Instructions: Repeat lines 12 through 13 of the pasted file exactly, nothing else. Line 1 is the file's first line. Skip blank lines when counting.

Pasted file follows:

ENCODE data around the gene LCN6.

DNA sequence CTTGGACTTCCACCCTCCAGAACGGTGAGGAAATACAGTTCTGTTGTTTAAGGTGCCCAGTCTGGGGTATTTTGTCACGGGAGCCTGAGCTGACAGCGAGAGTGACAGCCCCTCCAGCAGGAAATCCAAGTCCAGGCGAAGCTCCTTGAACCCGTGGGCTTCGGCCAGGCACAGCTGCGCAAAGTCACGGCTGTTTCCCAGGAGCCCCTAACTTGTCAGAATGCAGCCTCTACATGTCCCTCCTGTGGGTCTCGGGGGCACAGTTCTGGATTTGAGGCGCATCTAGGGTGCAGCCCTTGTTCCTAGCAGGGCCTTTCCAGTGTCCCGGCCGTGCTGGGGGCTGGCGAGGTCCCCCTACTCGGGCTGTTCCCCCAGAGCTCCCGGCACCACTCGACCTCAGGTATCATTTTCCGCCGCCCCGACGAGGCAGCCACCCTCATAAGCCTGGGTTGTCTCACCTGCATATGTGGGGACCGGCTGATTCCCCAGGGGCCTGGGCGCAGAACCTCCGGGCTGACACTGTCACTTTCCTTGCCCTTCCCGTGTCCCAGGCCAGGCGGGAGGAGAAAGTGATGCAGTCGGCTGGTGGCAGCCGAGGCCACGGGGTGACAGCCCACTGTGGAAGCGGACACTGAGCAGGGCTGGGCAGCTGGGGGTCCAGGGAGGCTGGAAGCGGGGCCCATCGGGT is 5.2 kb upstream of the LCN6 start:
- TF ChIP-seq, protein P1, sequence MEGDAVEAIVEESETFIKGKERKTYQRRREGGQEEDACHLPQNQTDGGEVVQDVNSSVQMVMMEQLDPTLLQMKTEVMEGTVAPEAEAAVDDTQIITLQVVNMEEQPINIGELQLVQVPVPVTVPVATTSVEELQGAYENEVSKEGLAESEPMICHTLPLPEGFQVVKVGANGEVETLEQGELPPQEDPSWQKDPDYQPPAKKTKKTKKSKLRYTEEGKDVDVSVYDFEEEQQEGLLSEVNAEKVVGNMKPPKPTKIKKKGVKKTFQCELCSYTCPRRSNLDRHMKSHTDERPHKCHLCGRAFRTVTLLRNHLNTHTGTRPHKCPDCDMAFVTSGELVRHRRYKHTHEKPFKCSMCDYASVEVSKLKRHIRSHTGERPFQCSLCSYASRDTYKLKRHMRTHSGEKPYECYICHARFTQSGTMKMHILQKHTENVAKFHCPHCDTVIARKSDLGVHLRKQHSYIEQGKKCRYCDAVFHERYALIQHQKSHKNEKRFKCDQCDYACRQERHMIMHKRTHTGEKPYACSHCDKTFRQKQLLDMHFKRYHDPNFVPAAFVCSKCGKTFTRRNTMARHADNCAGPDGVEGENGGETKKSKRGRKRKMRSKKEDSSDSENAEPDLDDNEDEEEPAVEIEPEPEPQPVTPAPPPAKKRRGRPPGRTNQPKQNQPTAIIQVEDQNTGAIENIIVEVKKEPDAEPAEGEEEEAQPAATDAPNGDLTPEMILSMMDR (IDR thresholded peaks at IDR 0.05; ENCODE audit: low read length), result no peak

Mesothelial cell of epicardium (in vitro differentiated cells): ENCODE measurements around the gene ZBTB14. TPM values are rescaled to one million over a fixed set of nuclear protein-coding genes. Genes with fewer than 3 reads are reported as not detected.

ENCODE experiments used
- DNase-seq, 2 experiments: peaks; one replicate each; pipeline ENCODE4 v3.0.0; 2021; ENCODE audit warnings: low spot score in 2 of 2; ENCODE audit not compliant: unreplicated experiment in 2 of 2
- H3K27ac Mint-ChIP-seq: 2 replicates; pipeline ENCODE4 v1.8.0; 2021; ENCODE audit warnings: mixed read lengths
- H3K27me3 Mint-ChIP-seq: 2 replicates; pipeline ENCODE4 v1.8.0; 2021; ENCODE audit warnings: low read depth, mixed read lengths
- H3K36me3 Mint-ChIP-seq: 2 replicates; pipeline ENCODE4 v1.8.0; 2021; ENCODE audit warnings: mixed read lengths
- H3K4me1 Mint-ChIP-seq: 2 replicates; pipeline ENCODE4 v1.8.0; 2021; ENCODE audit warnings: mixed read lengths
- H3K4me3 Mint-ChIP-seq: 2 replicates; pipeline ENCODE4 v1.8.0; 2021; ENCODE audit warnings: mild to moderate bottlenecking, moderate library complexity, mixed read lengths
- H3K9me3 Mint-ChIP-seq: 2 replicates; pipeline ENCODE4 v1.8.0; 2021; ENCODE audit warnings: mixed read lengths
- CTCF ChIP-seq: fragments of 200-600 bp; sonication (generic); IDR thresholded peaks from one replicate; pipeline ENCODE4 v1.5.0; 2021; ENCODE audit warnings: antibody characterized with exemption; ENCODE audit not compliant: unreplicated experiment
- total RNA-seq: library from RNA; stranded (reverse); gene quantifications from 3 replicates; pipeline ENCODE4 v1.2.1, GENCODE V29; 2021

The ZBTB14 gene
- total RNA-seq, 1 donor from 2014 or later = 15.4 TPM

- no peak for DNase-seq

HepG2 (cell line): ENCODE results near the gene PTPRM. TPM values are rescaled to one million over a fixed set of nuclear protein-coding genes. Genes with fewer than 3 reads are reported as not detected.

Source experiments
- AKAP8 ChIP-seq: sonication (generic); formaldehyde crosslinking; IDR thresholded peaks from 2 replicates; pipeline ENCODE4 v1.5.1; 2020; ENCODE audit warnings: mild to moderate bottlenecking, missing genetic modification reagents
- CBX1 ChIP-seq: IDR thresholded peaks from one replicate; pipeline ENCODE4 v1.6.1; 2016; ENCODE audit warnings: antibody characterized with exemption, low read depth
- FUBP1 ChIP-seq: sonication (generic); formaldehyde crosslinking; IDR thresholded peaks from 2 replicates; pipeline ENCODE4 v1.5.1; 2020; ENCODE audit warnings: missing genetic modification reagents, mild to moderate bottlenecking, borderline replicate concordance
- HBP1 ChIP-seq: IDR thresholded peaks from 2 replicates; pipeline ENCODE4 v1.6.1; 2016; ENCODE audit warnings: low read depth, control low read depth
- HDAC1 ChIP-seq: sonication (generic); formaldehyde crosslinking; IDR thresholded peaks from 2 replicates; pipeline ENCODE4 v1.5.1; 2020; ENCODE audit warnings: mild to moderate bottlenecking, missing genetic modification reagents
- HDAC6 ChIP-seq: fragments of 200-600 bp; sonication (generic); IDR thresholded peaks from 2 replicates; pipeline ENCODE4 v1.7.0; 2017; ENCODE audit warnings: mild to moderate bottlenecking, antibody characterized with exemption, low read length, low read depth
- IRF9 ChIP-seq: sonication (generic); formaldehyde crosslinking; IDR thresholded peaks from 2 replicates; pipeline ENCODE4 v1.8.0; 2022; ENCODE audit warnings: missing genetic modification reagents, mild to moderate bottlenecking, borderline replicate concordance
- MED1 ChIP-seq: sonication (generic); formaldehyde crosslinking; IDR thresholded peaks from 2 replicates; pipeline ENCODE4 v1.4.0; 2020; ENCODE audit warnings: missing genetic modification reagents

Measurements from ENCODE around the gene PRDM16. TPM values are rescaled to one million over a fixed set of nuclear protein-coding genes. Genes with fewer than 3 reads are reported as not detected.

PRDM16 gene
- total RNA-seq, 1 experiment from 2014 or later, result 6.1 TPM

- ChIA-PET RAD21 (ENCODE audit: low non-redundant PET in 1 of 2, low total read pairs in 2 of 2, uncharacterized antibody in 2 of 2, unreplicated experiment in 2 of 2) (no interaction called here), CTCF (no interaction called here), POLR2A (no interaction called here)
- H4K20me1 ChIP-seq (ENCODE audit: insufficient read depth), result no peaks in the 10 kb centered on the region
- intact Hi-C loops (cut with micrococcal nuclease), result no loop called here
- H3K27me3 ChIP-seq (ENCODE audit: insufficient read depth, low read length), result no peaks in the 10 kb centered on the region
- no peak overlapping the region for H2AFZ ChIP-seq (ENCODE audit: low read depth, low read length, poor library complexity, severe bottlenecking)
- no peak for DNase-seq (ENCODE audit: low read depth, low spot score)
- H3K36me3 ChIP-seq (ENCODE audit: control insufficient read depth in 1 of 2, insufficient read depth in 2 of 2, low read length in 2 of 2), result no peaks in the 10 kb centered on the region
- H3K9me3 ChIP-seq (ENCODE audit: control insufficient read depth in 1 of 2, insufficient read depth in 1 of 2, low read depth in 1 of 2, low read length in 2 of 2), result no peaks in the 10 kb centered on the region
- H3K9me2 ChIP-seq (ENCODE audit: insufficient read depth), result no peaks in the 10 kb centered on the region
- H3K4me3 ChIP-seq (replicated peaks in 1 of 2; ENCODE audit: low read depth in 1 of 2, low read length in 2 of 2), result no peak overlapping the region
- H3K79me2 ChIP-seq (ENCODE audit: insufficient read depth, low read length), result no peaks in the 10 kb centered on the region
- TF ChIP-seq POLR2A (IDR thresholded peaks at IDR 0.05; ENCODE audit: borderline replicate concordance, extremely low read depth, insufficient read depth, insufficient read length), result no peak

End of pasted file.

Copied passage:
- H3K9me3 Mint-ChIP-seq: 2 replicates; pipeline ENCODE4 v1.8.0; 2021; ENCODE audit warnings: mixed read lengths
- CTCF ChIP-seq: fragments of 200-600 bp; sonication (generic); IDR thresholded peaks from one replicate; pipeline ENCODE4 v1.5.0; 2021; ENCODE audit warnings: antibody characterized with exemption; ENCODE audit not compliant: unreplicated experiment